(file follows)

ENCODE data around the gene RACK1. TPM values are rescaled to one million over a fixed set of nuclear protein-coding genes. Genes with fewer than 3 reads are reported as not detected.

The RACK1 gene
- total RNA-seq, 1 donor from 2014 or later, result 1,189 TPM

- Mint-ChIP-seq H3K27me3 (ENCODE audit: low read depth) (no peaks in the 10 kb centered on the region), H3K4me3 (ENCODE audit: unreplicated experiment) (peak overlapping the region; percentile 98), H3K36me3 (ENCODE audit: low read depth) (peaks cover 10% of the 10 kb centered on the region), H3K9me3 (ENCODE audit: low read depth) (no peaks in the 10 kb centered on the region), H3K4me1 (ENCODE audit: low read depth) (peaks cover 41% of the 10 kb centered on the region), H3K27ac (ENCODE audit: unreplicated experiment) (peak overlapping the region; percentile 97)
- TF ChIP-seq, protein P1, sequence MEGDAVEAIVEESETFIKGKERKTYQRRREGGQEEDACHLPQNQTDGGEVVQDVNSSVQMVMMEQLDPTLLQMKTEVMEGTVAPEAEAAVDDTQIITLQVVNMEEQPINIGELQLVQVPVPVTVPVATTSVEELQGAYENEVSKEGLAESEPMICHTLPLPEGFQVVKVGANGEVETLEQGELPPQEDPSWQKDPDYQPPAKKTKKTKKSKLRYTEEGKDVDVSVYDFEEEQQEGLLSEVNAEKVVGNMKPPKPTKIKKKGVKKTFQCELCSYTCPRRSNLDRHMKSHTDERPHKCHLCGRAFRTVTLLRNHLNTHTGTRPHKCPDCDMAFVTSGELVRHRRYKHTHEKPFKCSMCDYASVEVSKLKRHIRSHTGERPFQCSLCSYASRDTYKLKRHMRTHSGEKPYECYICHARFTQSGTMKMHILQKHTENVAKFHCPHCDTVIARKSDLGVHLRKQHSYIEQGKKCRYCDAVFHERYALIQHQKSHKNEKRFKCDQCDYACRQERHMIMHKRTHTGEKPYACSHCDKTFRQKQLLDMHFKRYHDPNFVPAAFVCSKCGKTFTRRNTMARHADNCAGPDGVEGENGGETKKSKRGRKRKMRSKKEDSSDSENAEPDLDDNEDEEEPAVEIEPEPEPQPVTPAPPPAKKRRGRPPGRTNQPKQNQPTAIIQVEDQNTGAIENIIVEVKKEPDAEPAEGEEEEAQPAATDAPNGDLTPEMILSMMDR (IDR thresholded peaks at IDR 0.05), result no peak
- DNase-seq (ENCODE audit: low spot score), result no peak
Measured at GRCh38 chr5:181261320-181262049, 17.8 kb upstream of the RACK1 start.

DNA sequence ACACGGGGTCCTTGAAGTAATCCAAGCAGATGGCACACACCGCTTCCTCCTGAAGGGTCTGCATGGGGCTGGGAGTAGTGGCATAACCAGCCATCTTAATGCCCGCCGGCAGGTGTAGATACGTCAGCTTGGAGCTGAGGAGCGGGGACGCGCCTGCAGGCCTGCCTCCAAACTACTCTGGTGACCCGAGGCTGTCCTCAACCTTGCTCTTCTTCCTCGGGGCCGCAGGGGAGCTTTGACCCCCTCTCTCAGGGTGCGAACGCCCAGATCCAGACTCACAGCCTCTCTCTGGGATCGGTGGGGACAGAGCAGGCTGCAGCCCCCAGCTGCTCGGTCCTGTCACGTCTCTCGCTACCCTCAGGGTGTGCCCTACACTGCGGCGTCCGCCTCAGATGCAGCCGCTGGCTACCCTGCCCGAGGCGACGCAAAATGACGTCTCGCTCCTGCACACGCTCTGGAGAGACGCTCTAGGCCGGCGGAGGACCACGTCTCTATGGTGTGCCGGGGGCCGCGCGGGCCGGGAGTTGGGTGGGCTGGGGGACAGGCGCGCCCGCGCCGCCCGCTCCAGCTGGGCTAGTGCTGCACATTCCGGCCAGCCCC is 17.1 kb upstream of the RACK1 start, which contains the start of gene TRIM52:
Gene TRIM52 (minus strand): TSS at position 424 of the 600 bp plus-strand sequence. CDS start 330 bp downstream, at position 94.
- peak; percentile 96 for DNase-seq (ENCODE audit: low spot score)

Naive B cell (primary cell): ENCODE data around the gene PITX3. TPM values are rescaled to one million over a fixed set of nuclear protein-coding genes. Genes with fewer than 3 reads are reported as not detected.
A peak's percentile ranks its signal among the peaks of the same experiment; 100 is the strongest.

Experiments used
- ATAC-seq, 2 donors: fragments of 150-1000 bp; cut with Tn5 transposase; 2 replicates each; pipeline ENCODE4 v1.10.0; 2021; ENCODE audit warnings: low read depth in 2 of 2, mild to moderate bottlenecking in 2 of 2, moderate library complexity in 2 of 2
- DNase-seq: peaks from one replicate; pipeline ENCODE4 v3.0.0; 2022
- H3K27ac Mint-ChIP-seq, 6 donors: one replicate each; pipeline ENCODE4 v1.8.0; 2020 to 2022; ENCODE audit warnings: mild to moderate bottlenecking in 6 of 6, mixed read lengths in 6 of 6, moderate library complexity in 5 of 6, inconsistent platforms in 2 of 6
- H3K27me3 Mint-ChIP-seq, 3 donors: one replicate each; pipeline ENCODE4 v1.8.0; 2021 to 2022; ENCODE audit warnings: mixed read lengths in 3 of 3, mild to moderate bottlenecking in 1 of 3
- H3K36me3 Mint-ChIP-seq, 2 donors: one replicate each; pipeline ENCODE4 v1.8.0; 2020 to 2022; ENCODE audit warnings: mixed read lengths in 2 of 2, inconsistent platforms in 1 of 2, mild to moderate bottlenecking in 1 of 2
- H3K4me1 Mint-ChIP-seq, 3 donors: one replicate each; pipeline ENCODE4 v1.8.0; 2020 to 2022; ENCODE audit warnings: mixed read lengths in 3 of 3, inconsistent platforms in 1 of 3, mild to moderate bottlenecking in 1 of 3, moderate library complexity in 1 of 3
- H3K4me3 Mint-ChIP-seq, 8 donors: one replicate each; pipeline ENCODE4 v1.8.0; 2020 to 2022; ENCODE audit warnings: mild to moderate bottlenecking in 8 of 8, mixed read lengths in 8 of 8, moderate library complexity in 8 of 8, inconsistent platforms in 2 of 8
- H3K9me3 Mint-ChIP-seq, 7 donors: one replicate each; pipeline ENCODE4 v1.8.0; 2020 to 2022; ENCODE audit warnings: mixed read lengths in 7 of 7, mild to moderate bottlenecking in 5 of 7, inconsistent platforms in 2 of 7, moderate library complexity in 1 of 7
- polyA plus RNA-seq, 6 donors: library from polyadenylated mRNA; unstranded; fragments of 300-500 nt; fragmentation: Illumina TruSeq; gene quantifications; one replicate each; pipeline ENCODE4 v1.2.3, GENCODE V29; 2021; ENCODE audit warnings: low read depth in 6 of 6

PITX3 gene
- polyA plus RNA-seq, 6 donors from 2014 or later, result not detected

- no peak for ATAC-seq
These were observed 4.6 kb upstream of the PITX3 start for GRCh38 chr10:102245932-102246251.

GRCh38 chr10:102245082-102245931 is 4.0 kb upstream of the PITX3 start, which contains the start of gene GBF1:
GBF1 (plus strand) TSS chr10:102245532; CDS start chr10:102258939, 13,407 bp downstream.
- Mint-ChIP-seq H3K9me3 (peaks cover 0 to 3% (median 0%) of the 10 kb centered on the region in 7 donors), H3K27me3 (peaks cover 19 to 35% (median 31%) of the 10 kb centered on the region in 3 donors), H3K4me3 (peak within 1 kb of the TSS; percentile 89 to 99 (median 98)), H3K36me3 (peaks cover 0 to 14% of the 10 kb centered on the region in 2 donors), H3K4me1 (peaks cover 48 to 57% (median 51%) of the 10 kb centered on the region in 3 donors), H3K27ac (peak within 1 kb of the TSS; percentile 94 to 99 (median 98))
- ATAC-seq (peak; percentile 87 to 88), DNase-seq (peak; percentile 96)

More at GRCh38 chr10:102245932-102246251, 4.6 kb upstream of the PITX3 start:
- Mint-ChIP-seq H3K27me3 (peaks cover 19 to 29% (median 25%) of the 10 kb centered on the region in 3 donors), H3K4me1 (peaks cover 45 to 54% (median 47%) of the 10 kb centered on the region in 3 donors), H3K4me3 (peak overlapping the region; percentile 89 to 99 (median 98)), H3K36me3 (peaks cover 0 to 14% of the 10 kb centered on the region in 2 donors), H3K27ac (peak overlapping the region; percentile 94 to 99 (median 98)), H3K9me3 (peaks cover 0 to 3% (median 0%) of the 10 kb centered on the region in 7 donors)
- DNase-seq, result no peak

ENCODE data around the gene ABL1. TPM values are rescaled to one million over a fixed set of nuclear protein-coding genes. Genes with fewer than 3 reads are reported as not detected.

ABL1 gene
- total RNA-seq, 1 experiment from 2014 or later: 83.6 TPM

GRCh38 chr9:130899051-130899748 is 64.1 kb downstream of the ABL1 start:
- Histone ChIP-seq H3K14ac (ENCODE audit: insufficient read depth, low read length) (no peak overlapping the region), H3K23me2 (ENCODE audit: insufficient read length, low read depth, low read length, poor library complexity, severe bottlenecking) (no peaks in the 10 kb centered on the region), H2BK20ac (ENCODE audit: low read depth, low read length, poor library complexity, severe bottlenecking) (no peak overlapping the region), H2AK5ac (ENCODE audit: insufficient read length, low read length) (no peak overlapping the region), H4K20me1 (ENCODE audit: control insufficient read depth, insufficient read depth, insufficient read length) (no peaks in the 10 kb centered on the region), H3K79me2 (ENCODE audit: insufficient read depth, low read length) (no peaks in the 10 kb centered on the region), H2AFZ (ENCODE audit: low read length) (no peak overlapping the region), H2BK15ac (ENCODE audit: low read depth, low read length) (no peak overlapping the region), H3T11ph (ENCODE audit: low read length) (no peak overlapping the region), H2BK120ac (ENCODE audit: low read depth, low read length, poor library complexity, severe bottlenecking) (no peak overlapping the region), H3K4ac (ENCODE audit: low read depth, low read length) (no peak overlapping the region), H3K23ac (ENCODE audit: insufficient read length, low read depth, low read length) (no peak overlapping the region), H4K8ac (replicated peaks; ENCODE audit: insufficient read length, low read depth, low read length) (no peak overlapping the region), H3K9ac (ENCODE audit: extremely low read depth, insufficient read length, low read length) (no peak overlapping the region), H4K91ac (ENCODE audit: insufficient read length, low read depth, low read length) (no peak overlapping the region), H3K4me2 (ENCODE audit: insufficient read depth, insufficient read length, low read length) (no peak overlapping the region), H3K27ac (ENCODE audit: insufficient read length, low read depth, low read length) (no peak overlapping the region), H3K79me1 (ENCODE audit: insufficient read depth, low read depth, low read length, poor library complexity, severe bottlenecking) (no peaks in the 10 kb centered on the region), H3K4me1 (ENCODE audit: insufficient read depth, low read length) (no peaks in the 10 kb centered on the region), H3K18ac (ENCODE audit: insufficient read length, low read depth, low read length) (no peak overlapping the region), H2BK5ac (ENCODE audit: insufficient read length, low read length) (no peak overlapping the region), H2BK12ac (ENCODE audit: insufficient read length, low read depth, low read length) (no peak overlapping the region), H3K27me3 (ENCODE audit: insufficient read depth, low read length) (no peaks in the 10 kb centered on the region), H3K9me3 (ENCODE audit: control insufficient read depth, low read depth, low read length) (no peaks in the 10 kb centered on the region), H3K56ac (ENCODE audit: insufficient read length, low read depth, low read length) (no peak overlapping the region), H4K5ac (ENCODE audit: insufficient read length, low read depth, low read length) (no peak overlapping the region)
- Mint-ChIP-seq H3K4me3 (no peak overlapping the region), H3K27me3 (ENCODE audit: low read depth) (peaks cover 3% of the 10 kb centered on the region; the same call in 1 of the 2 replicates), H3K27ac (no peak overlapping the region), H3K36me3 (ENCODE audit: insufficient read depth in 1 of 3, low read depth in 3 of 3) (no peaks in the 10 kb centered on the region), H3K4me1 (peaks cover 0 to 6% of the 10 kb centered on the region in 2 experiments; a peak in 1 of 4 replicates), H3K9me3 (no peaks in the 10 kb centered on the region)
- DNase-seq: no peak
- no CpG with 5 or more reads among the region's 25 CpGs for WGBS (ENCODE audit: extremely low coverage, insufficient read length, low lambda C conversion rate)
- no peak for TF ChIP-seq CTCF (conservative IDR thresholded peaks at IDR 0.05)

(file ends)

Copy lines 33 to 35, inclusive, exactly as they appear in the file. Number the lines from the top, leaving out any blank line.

- DNase-seq, result no peak

ENCODE data around the gene ABL1. TPM values are rescaled to one million over a fixed set of nuclear protein-coding genes. Genes with fewer than 3 reads are reported as not detected.

ABL1 gene